instead of trying to find ways to do it inside the frederation/fediverse

Well, the #Fediverse is fractured into different parts, #Mastodon users (programmers) could then not communicated with #Diaspora users. #Github got kind of evil because of #Microsoft

"offtopic":
I knew the microsoft issue would come up ..
that's just kinda "different" battleground, although actually proves my centralized dependency point when it comes to: "let's discuss inside our realm!"
For me it's kinda strange that any coder of the federation-fediverse hasn't an account with any of the competetive but befriended pr... show more

It is very comprehensive, still misled. Why don’t you trust people actually working on #Fediverse projects when it comes to set up a centralized communication channel?

It’s not distrust, I feel it like incoherent, like we are working on a communication system but not using it for communication.

The key is that we are working on separate communication systems. Nobody wants to use any other Fediverse system they aren’t working on. Sure, we have test accounts everywhere, but that’s pretty much all they are.

Choosing an external service outside of the federation ensures that nobody is actually working on it, so it’s “neutral grounds”. This is important because the reason why there are multiple systems in the first place is that we disagree on a lot of stuff, and the thing we should be least disagreeing on should be the centralized communication channel.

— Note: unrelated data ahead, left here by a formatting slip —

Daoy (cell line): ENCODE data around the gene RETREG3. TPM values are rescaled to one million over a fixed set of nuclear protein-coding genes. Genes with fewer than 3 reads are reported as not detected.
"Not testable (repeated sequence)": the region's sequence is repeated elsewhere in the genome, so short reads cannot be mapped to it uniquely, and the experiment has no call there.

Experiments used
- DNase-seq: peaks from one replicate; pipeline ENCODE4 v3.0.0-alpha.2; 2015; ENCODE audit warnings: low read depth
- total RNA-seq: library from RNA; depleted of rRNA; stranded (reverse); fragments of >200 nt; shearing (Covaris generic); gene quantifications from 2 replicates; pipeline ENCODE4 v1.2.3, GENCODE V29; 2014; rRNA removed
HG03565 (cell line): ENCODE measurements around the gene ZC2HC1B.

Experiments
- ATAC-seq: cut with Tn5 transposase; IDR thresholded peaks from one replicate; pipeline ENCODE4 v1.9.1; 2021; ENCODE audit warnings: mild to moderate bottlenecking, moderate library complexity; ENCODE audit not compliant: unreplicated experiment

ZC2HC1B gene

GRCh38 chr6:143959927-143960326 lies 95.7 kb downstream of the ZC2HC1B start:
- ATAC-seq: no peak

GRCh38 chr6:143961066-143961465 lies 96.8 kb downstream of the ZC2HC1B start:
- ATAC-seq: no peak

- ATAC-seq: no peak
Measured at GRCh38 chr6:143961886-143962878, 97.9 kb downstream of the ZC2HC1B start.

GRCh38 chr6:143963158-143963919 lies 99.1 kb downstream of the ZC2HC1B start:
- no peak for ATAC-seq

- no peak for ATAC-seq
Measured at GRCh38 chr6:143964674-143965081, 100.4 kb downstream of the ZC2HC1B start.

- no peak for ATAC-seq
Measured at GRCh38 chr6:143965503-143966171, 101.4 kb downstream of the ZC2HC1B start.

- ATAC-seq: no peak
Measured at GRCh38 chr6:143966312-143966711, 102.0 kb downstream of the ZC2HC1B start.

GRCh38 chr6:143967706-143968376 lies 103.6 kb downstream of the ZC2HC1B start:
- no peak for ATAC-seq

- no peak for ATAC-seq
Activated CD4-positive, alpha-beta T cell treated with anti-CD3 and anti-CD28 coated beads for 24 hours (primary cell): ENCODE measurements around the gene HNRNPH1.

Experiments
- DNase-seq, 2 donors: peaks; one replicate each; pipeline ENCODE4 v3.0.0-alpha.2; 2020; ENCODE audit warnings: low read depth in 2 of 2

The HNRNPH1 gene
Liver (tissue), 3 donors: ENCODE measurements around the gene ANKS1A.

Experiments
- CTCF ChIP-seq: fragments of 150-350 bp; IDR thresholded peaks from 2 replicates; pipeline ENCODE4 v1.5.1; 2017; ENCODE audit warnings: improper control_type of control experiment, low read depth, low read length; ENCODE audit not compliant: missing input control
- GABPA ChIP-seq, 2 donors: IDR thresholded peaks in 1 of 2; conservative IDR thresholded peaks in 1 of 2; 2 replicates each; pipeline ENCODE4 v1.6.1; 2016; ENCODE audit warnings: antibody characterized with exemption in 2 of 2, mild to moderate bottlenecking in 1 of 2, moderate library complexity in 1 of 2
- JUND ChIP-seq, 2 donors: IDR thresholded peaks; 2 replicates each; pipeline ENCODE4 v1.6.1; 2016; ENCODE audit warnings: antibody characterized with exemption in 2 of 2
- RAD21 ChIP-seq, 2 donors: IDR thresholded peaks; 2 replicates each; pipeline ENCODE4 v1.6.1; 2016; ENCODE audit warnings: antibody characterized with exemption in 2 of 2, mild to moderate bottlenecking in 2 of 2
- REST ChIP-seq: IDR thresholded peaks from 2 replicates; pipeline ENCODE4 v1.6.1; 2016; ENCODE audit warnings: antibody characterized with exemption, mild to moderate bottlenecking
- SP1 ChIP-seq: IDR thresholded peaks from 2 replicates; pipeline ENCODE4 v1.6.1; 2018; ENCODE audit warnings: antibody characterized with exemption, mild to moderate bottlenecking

Remember, everyone’s acting coherently from their point of view. If you see some incoherence in anyone’s behavior, you just are missing something or projecting your own opionion on them.

For me it’s kinda strange that any coder of the federation-fediverse hasn’t an account with any of the competetive but befriended projects.
I think this is a good point. I have accounts on many systems specifically so I can see it from the user's perspective on each not just my own that I happen to operate in mostly throughout the day. It also helps give me ideas of what works and what doesn't in how the various systems do things. It costs nothing but a little time to set up an account and dabble with it from time to time.

I agree @Hypolite Petovan (he/him), that's the basic difference in point of view.

I'm looking at it from the point of view of a user who just want's to talk with everyone, expecting wallet gardens to disappear and considers that that's the common goal, meanwhile the different projects look at it from there individual perspective and goals.

Normally I call that the difference between left (common interest) and right (individual interest) where depending on the level of perspective a personal goal becomes apparently contrary to the common goal.

That's why I talk aboutthe need for "moderation" I guess, to find the best common ground.
But to be clear, healthy, sane and social should be to be pleased to be a guest on a different system and being treated as such

instead of the need of neutral ground.